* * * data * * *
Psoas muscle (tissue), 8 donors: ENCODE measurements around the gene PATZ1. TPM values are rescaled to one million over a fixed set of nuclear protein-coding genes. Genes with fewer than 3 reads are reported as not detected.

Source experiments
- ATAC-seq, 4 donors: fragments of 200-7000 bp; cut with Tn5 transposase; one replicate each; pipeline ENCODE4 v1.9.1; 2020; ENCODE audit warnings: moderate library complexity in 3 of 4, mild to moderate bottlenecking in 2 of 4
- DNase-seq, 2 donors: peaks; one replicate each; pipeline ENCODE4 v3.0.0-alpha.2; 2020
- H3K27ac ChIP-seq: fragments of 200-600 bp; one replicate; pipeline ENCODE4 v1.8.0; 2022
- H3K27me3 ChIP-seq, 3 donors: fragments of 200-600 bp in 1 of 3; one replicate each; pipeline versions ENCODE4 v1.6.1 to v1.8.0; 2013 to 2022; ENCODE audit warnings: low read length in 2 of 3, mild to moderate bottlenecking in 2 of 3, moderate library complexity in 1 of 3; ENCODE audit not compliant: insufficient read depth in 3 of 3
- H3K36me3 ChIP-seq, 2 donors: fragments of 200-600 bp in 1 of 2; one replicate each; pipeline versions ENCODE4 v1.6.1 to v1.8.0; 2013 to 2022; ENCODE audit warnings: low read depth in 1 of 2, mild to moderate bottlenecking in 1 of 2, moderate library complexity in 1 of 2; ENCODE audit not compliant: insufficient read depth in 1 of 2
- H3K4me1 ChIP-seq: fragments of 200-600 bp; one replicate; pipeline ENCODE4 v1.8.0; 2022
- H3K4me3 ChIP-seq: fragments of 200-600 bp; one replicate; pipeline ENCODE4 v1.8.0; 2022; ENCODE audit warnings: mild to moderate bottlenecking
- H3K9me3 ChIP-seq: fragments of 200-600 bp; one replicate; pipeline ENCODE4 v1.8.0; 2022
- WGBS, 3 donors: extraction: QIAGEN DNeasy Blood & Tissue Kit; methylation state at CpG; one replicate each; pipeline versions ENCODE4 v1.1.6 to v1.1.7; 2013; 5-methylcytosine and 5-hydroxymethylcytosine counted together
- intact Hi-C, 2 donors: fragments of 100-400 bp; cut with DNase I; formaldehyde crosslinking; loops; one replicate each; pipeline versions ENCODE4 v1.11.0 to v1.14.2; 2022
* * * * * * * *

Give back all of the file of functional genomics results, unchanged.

Psoas muscle (tissue), 8 donors: ENCODE measurements around the gene PATZ1. TPM values are rescaled to one million over a fixed set of nuclear protein-coding genes. Genes with fewer than 3 reads are reported as not detected.

Source experiments
- ATAC-seq, 4 donors: fragments of 200-7000 bp; cut with Tn5 transposase; one replicate each; pipeline ENCODE4 v1.9.1; 2020; ENCODE audit warnings: moderate library complexity in 3 of 4, mild to moderate bottlenecking in 2 of 4
- DNase-seq, 2 donors: peaks; one replicate each; pipeline ENCODE4 v3.0.0-alpha.2; 2020
- H3K27ac ChIP-seq: fragments of 200-600 bp; one replicate; pipeline ENCODE4 v1.8.0; 2022
- H3K27me3 ChIP-seq, 3 donors: fragments of 200-600 bp in 1 of 3; one replicate each; pipeline versions ENCODE4 v1.6.1 to v1.8.0; 2013 to 2022; ENCODE audit warnings: low read length in 2 of 3, mild to moderate bottlenecking in 2 of 3, moderate library complexity in 1 of 3; ENCODE audit not compliant: insufficient read depth in 3 of 3
- H3K36me3 ChIP-seq, 2 donors: fragments of 200-600 bp in 1 of 2; one replicate each; pipeline versions ENCODE4 v1.6.1 to v1.8.0; 2013 to 2022; ENCODE audit warnings: low read depth in 1 of 2, mild to moderate bottlenecking in 1 of 2, moderate library complexity in 1 of 2; ENCODE audit not compliant: insufficient read depth in 1 of 2
- H3K4me1 ChIP-seq: fragments of 200-600 bp; one replicate; pipeline ENCODE4 v1.8.0; 2022
- H3K4me3 ChIP-seq: fragments of 200-600 bp; one replicate; pipeline ENCODE4 v1.8.0; 2022; ENCODE audit warnings: mild to moderate bottlenecking
- H3K9me3 ChIP-seq: fragments of 200-600 bp; one replicate; pipeline ENCODE4 v1.8.0; 2022
- WGBS, 3 donors: extraction: QIAGEN DNeasy Blood & Tissue Kit; methylation state at CpG; one replicate each; pipeline versions ENCODE4 v1.1.6 to v1.1.7; 2013; 5-methylcytosine and 5-hydroxymethylcytosine counted together
- intact Hi-C, 2 donors: fragments of 100-400 bp; cut with DNase I; formaldehyde crosslinking; loops; one replicate each; pipeline versions ENCODE4 v1.11.0 to v1.14.2; 2022